University of Bristol

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1] Kingisepp claims in an earlier article that the film studio was planning on re-shooting Crime and Punishment with international actors such as Gerard Dépardieu instead of condensing the televised version into a feature length film.

2] According to Den' the production of an average TV series costs about US$ 200-250,000 per episode, while the making of Crime and Punishment came to US$ 350,000 per episode.



Barskova, Polina. “As if from a Lost Culture: Musings on Vladimir Bortko's Master and Margarita. Dir. Vladimir Bortko. Kinokultura 13 (July 2006).

Beumers, Birgit. “The Mikhalkov brothers' view of Russia.” In Russian and Soviet Film Adaptations of Literature, 1900-2001. Screening the Word. Ed. Stephen Hutchings and Anat Vernitski. London: Routledge, 2005. 135-152.

Kingisepp, Maria. “Dostoevskii i Depardieu”. Peterburgskii Dnevnik (18 September 2006).

Klioutchkine, Konstantin. “Fedor Mikhailovich Lucked Out with Vladimir Vladimirovich”:  The Idiot Television Series in the Context of Putin's Culture.” Kinokultura 9 (January 2005).

Krainer, Anastasiia. ‘Prestuplenie i nakazanie': Dostoevskomu i ne snilos'”.

MacFadyen, David. “Literature Has Left the Building: Russian Romance and Today's TV Drama.” Kinokultura 8 (April 2005).

Mazurova, Svetlana. “Nikto v mire ne snimaet London Dikkensa v Londone.” Kul'tura (31 January-6 February 2008).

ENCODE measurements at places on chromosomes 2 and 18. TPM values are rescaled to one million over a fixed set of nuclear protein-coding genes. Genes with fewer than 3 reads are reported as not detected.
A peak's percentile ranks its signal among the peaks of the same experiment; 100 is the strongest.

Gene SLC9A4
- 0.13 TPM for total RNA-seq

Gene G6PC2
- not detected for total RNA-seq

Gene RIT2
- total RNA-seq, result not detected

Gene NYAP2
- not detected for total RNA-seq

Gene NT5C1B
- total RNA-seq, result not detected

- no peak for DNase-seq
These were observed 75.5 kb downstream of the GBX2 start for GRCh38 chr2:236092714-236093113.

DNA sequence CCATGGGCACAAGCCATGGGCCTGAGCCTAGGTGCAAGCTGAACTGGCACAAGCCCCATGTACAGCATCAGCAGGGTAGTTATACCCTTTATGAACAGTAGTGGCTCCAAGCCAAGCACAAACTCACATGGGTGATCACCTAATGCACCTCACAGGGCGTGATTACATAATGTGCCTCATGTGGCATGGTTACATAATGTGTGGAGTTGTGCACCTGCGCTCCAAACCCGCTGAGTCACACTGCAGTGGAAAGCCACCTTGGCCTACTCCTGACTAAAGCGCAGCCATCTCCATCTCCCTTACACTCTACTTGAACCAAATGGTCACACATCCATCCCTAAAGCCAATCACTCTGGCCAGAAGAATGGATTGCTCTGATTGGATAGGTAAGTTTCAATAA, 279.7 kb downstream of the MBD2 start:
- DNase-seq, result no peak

Narinskaia, Anna. “Serial'nii ubiitsa. Rossiskomu telezriteliu ugotovano ‘Prestuplenie i nakazanie'.” Kommersant? Weekend (9 November 2007).

Prokhorova, Elena. Review of First Circle . Dir. Gleb Panfilov. Kinokultura 15 (January 2007).

Vail, Petr. “Pravda i pravo.” Rossiiskaia Gazeta (21 December 2007).

Vernitski, Anat. “Post-Soviet film adaptations of the Russian classics.” In Russian and Soviet Film Adaptations of Literature, 1900-2001. Screening the Word . Ed. Stephen Hutchings and Anat Vernitski. London: Routledge, 2005. 194-205.

“Vyshel serial ‘Prestuplenie i nakazanie': vo vremia s?emok akter padal v obmorok.” Den' (5 December 2007).


Crime and Punishment, Russia, 2007
Color, 8 episodes; 52 minutes each
Director: Dmitrii Svetozarov
Screenplay: Dmitrii Svetozarov, Mikhail Smolianitskii
Cinematography: Aleksandr Ustinov
Composer: Andre Sigle
Cast: Vladimir Koshevoi, Polina Filonenko, Andrei Panin, Aleksandr Baluev, Elena Iakovleva, Iurii Kuznetsov, Andrei Zibrov, Sergei Peregudov, Svetlana Smirnova, Sergei Bekhterev, Katerina Vasil'eva
Producer: Andre Sigle, Dmitrii Svetozarov
Production: AC/DC Film Company


Dmitrii Svetozarov:Crime and Punishment (Prestuplenie i nakazanie , 2007)

reviewed by Ulrike Hartmann © 2008

Updated: 21 Jul 08